Hamstring Strains and Pelvic Positioning During Running

I have seen a string of hamstrings pains in runners lately, so I thought I would make a post regarding how faulty running mechanics can increase the risk of hamstring strains.  There are many other causes of hamstring strains that I have not listed in this post.  Here, I just want to stick to pelvic positioning.

Keep in mind that the hamstrings are under the greatest tension at approximately the point of terminal swing, or a fraction of a second before the leg hits the ground [1,2,].  Also keep in mind that lack of hamstring flexibility has not been shown to be a risk factor [3,4].

The bulk of this post is in the video below, so please watch it.  There is a point to the video and that is, if I told you that a “delayed swing leg, poor abdominal stabilization or restriction in the anterior of the femoracetabular hip capsule on the train leg causes the ischial tuberosity to move posterior via an anterior pelvic tilt which increases hamstring tension in the leading leg”….you probably wouldn’t get it, or would have to think about it.  Instead, just watch the video – it’s easier to understand.

Running mechanics are so important, as pointed out in this recent 2013 study published in the British Journal of Sports Medicine. They followed a 26 y.o. footballer (aka “soccer player”) who had no less than 5 hamstrings strains in one season that kept taking him out of action. He had 4 MRI’s and lots of therapy on the hamstring. It wasn’t until they took a comprehensive approach – looking at his biomechanics, going through a lot of abdominal stabilization training and other factors that he returned to the sport without the hamstring tearing again. Lesson to be learned: treating the injured hamstring in isolation from the rest of the body did nothing!

[vimeo]https://vimeo.com/57471152[/vimeo]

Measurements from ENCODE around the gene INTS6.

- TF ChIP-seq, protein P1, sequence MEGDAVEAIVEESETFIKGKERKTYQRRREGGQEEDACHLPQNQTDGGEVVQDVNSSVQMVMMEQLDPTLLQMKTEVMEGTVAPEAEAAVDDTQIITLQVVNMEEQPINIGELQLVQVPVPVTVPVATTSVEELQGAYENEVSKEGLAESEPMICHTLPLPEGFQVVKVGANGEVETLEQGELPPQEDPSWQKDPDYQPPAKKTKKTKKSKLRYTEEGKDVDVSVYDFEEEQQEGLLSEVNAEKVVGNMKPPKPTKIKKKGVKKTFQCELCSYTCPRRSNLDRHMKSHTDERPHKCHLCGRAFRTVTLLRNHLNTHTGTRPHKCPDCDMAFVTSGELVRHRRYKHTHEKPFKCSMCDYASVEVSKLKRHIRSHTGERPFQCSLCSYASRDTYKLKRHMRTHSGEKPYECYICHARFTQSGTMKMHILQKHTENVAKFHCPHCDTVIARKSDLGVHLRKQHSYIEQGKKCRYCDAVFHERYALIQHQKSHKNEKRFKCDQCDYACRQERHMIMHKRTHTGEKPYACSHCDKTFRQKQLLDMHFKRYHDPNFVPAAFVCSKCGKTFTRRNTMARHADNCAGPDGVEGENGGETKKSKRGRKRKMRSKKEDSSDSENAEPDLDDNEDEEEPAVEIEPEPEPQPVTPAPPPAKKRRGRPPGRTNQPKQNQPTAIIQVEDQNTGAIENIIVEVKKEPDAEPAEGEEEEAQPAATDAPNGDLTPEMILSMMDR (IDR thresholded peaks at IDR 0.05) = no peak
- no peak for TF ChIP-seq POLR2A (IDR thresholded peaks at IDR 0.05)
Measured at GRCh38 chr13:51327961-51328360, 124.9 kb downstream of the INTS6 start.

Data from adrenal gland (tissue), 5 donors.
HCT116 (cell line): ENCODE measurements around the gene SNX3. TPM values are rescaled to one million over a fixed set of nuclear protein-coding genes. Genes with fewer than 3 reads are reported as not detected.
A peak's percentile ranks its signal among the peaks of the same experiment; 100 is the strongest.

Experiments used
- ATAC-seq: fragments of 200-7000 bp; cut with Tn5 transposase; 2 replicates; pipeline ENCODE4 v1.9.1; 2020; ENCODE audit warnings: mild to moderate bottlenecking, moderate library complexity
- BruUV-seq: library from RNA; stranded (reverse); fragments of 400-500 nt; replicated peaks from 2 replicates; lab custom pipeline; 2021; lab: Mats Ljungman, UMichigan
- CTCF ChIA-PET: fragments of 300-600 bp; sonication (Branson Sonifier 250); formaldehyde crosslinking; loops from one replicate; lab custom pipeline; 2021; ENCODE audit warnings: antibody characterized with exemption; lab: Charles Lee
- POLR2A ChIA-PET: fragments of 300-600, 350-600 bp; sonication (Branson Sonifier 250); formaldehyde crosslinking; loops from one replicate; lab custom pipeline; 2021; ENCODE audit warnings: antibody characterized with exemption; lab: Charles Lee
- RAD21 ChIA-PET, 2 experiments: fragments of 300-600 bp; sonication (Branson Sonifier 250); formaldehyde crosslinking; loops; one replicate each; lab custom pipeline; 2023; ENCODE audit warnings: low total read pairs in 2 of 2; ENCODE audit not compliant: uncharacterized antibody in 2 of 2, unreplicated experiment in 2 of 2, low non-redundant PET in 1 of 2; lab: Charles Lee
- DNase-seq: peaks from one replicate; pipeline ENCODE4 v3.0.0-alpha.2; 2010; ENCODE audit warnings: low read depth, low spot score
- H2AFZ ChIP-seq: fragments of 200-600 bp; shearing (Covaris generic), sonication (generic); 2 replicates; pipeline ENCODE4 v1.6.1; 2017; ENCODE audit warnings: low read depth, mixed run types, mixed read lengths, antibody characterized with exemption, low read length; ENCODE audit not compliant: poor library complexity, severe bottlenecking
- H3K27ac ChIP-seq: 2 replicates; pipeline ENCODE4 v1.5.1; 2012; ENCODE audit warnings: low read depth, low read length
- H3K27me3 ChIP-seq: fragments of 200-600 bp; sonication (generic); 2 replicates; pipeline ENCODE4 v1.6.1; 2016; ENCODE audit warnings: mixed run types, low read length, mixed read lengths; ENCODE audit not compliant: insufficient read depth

References:
1 Heiderscheit et al., Identifying the time of occurrence of a hamstring strain injury during treadmill running: a case study. Clinical Biomechanics 20 (2005) 1072–1078
2 Thelen, D.G., Chumanov, E.S., Hoerth, D.M., Best, T.M., Swanson, S.C., Li, L., Young, M., Heiderscheit, B.C., 2005. Hamstring muscle kinematics during treadmill sprinting. Med. Sci. Sports Exerc. 37, 108–114.
3 Gabbe BJ, Bennell KL, Finch CF, Wajswelner H, and Orchard JW, Predictors of hamstring injury at the elite level of Australian football. Scand J Med Sci Sports 16: 7–13, 2006.
4 Gabbe BJ, Finch CF, Bennell KL, and Wajswelner H. Risk factors for hamstring injuries in community level Australian football. Br J Sports Med 39: 106–110, 2005.

 

One Comment so far:

  1. Jason says:

    I just wanted to comment how nicely your hamstring tension video demonstrates the various ways hamstrings can get injured. It also applies directly to your posts about the ‘lean’ and the pelvic tilt.

    Being a Pose runner I also misinterpreted the ‘lean’ in Pose to be a ‘lean forward from the pelvis’ kind of lean. It kind of ‘worked’ for a while but invariably left to lower back pain. Now that I understand the ‘fall’ in Pose is a ‘rotation of the entire body around the point of support (ball of foot)’ it has allowed me to run with a straight back and neutral pelvis while letting the ‘fall’ happen with no pain.

    I frequently had hamstring pain and one or your ‘freeze frames’ shows me exactly why leaning from the hips would create that. As a side note, in “Pose” leaving the leg on the ground too long is called a “late pull” and the video also shows that case and how it ‘yanks’ on the pelvic alignment.

    Thanks for the videos.

    Jason

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